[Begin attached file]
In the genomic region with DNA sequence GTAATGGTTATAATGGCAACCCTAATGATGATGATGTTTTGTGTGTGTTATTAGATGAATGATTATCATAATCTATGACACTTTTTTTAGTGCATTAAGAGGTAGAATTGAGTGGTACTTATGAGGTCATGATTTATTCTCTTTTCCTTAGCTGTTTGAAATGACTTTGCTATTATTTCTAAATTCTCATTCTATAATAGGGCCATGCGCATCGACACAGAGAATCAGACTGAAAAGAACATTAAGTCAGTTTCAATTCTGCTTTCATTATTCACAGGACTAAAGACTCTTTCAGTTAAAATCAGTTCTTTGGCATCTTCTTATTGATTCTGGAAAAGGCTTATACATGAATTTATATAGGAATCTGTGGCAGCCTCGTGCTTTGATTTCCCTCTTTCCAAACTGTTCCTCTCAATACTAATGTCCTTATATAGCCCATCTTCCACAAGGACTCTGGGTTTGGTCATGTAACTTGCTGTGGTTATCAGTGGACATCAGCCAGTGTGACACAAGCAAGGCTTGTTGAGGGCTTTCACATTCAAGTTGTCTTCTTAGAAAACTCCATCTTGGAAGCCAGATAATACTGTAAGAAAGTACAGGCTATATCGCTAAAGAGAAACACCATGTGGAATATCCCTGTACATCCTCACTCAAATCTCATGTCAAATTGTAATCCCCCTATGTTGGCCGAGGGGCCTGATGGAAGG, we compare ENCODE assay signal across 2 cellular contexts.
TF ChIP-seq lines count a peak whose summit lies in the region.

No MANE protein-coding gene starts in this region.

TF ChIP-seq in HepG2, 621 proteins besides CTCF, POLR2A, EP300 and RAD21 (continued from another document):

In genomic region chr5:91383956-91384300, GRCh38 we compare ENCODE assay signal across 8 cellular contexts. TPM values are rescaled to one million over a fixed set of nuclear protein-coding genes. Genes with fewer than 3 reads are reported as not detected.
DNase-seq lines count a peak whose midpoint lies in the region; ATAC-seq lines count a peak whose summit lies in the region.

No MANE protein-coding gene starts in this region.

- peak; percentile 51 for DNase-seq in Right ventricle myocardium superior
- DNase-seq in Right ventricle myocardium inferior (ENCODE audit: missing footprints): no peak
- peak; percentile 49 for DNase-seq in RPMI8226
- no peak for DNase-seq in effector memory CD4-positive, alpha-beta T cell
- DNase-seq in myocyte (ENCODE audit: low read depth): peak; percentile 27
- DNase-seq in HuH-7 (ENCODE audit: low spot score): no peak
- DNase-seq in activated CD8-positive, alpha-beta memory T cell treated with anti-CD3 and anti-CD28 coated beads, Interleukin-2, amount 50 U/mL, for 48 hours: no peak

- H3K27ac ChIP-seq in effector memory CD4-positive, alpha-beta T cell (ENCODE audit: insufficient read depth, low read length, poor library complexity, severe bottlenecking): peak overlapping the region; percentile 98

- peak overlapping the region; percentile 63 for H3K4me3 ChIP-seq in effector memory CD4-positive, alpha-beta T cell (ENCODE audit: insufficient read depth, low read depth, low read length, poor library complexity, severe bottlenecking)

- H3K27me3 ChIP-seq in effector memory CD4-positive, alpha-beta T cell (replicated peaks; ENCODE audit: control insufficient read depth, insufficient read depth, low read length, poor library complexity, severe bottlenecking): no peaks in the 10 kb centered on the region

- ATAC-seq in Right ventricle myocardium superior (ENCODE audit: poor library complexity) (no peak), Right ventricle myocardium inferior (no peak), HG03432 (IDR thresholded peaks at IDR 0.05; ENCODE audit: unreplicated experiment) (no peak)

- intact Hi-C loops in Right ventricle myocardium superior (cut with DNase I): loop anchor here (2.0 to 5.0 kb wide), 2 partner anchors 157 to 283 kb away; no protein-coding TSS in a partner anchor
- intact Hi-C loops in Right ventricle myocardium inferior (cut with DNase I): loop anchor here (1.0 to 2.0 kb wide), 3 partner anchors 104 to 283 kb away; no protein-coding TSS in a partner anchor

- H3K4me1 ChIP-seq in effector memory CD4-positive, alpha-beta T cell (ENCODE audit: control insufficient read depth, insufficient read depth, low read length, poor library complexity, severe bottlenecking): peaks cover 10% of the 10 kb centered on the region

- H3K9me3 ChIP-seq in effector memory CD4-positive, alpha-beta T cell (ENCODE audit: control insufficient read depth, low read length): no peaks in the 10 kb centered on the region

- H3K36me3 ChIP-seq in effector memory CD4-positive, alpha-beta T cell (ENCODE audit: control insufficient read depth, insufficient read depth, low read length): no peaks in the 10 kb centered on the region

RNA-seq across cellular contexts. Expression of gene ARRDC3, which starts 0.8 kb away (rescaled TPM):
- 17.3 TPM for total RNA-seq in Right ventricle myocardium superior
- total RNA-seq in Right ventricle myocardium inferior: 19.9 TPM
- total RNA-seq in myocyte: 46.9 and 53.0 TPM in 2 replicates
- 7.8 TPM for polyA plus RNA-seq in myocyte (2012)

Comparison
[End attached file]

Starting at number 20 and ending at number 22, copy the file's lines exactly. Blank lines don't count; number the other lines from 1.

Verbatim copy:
- intact Hi-C loops in Right ventricle myocardium inferior (cut with DNase I): loop anchor here (1.0 to 2.0 kb wide), 3 partner anchors 104 to 283 kb away; no protein-coding TSS in a partner anchor

- H3K4me1 ChIP-seq in effector memory CD4-positive, alpha-beta T cell (ENCODE audit: control insufficient read depth, insufficient read depth, low read length, poor library complexity, severe bottlenecking): peaks cover 10% of the 10 kb centered on the region

- H3K9me3 ChIP-seq in effector memory CD4-positive, alpha-beta T cell (ENCODE audit: control insufficient read depth, low read length): no peaks in the 10 kb centered on the region